A New Media is Possible
Peter Oborne’s scathing analysis of the lobby system, and the fake news agenda created by unattributed “No 10 sources” is an eye-opener and a courageous bit of journalism. The story spilled out onto Channel 4 News, but it’s really a major scoop for Open Democracy “British journalists have become part of Johnson’s fake news machine”). So it’s either a major story and badge of honour for crowd-funded new media, or an indictment of traditional journalism, either way it’s a sign of the times.
Oborn’s names names and pulls few punches: Nick Robinson on the BBC’s flagship Today programme is slated for engaging in No 10 fantasies about an investigation into ‘foreign collusion’ of Remain MPs that simply didn’t exist; BBC political editor Laura Kuenssberg’s slated for being an accomplice-journalist and Robert Peston for effectively being a conduit to Dominic Cummings messages. The accusations are obvious and real and have hit home, provoking Peston to respond himself on Open Democracy.
In doing this Oborne is breaking the omerta and challenging his own employer at the Daily Mail.
The problem is what Scottish readers will recognise as Succulent Lamb journalism.
“This compliance is part of a pattern. Political editors are so pleased to be given ‘insider’ or ‘exclusive’ information that they report it without challenge or question.”
The easy access, the socialising and the tip-offs lead to exclusives and scoops and insider knowledge. The problem is that this becomes institutionalised. As a journalist you’re not paid to be pals with the powerful. But the back and forth between trusted journalists “the lobby” and the politicians goes deeper. Many politicians are ex-journalists: Nigel Lawson, Ed Balls, Ruth Davidson and Benito Mussolini spring to mind, but there are dozens of them.
This isn’t a surprise as the political elite and the media elite spring from the same social background, share the same schools and universities, and go to the same bars, clubs and restaurants. Creating a media that looked like the society it reports to would be a key start in changing the media landscape in Britain.
It’s hard to be tough in your interview if you grew up with the person, or if your dads friend owns the newspaper you work for.
There’s an irony that it took a traditional journalist to break the story.
If Open Democracy had run the story itself it wouldn’t have got half the traction. Not the old media-new media binary really works either. Only recently Guido Fawkes was successfully framing itself as ‘new media edgy outsider’ (even if it was a nest of far-right libertarian Tories). Now, as Oborne points out: “I haven’t cited the Daily Express, The Daily Telegraph or The Sun – all of them Johnson cheerleaders. Nor have I examined Guido Fawkes, which has transformed itself within a remarkably short space of time from an anarchic website challenging lobby freemasonry to the provisional wing of Boris Johnson’s Conservative Party press office.” Guido, like Breitbart and Spiked present as radical libertine outsiders when they prop-up the powerful and routinely punch-down.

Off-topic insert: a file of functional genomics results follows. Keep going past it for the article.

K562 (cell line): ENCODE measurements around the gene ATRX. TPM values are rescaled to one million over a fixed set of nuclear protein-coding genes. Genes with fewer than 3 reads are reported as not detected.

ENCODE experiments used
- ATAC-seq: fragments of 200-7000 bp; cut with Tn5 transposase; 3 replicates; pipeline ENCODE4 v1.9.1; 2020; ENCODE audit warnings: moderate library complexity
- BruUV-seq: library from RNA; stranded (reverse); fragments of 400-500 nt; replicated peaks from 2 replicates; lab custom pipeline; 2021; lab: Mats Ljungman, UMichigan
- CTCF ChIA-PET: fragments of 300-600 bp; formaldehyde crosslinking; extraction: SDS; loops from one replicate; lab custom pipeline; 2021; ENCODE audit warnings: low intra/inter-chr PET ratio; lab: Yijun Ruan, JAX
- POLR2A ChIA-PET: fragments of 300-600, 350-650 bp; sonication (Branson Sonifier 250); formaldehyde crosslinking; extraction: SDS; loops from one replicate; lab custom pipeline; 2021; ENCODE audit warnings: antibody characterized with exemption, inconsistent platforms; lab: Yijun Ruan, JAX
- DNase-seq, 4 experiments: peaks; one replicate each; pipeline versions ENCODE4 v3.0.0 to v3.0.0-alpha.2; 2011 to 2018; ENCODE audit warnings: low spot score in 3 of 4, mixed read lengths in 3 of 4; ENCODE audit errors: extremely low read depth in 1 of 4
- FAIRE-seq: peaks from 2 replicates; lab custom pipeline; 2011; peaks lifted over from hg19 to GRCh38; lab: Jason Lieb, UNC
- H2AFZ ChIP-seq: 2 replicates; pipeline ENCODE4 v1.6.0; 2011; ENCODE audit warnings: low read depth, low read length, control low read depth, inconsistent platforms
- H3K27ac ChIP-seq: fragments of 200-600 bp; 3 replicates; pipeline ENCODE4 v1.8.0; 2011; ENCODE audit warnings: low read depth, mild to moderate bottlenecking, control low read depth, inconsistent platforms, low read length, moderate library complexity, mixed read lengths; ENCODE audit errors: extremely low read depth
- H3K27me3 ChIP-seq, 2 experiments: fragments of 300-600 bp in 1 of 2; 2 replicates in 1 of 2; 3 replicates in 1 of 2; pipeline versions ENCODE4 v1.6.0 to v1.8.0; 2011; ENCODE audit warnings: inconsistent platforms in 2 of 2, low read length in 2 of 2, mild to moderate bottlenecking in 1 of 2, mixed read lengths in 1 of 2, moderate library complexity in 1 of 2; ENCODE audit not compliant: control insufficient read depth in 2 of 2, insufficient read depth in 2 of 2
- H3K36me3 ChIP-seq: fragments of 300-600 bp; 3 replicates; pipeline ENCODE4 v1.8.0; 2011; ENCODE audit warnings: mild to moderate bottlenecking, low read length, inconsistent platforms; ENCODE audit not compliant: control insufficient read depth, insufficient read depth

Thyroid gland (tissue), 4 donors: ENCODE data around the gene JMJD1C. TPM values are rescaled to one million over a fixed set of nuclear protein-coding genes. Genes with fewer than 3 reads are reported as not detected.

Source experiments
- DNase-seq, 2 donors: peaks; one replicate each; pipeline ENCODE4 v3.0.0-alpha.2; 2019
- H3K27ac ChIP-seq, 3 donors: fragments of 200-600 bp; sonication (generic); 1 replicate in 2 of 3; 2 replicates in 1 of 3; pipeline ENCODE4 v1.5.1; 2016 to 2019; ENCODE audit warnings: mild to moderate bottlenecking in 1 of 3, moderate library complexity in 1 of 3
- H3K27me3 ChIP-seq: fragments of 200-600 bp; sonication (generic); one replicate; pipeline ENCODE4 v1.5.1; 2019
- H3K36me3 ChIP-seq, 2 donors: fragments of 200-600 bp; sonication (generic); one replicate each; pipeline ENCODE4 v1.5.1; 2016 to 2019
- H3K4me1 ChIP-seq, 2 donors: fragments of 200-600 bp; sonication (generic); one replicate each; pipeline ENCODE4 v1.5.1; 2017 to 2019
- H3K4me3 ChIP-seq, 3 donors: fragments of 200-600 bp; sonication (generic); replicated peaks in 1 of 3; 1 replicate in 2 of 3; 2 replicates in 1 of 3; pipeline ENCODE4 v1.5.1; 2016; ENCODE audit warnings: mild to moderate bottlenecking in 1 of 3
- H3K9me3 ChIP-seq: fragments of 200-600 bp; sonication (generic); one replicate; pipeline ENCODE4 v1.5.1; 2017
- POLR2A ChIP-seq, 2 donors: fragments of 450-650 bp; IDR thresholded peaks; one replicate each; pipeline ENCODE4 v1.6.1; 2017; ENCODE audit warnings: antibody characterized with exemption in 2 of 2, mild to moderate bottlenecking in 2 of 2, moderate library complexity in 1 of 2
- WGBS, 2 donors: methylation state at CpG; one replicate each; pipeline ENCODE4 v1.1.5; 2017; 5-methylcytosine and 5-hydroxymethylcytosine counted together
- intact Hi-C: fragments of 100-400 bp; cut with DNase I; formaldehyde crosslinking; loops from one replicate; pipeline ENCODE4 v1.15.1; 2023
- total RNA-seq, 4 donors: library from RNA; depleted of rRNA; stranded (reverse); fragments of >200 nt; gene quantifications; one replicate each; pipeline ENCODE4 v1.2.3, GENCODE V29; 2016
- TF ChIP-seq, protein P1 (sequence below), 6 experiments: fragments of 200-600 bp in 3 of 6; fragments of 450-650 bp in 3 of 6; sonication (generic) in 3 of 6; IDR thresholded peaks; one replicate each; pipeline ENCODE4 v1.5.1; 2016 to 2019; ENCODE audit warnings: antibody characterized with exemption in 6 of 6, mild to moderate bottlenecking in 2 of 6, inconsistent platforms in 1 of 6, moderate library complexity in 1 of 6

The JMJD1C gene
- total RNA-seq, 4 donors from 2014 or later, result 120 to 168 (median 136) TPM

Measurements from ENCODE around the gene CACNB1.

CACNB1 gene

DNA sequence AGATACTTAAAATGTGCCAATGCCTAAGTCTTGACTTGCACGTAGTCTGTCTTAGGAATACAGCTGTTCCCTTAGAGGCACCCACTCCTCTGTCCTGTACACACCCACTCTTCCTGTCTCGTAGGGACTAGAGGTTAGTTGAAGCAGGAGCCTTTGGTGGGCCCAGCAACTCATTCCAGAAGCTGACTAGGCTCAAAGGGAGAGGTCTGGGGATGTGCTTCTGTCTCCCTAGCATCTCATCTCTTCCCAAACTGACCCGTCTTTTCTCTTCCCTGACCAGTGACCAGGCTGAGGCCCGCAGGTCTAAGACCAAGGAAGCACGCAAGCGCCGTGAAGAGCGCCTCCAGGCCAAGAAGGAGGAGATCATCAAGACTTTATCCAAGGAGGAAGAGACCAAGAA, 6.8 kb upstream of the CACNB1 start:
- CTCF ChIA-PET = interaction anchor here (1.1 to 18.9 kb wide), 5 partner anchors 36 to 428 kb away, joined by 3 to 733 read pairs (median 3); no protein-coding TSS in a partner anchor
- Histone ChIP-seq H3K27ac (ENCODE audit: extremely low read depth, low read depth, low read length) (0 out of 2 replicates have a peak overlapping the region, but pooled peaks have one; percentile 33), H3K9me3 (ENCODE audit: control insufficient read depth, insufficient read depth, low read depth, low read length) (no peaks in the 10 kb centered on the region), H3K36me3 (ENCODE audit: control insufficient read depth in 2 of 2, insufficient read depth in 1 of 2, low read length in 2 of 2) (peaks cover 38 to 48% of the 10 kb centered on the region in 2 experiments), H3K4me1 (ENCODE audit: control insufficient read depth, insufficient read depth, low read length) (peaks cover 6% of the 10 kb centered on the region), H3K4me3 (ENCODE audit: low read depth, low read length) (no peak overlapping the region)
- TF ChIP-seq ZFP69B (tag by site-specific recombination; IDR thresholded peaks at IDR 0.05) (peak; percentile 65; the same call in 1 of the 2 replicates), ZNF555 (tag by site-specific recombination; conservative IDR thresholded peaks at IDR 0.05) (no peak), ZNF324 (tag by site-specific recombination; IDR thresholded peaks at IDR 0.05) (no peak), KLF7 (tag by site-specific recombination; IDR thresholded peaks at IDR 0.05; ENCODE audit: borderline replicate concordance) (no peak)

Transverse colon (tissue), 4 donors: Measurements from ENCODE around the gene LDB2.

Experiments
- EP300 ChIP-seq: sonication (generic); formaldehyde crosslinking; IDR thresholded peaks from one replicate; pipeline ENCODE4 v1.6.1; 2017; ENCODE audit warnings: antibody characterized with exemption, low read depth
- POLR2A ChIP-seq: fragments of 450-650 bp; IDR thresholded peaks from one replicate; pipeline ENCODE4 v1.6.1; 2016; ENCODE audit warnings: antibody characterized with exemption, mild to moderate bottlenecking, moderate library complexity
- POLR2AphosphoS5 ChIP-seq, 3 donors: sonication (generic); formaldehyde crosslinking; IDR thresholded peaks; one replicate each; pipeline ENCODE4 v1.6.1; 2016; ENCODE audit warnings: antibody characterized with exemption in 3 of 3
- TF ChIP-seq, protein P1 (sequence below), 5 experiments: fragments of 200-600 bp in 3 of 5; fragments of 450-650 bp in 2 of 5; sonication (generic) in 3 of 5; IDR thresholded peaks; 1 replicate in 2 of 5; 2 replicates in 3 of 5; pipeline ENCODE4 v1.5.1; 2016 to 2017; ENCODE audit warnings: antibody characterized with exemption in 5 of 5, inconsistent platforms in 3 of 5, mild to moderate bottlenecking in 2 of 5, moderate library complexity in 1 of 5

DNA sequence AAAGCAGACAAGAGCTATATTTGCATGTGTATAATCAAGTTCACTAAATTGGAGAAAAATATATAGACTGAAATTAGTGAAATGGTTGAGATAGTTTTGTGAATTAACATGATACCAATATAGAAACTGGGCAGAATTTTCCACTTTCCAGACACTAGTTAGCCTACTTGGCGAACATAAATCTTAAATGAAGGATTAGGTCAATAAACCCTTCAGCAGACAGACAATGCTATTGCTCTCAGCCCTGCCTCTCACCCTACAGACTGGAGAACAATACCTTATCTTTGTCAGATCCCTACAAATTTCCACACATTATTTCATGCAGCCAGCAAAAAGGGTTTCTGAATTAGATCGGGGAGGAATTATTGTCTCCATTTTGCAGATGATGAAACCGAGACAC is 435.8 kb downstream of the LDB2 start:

This client journalism is magnified by social media and the new cult of personality.
Robert Peston meticulously grooms his own brand, as have Nick Robinson and Laura Kuenssberg and Andrew Neil before him. They have a book to sell or a vast salary to justify. The relationship feeds a chumocracy just at the time when institutions of democracy are most at threat and when the dark arts of propaganda seem to be merging with the newer arts of deep fakes and data manipulation.
This is not to say we should slay all journalists, deny ourselves the right to a credible public broadcaster or indulge in a frenzy of nihilism or paranoia.
We should separate the good from the bad, keep a watchful eye for deception and spin and create better more transparent institutions that can do the job needing done, because, as Oborne concludes: “… there is now clear evidence that the prime minister has debauched Downing Street by using the power of his office to spread propaganda and fake news. British political journalists have got chillingly close to providing the same service to Boris Johnson that Fox News delivers for Donald Trump.”
We knew the News Where You Are is frequently under-funded, trivialised or infantilised – but Oborne has thrown back the covers to reveal its frequently just passed-on whispers from the powerful to their pals.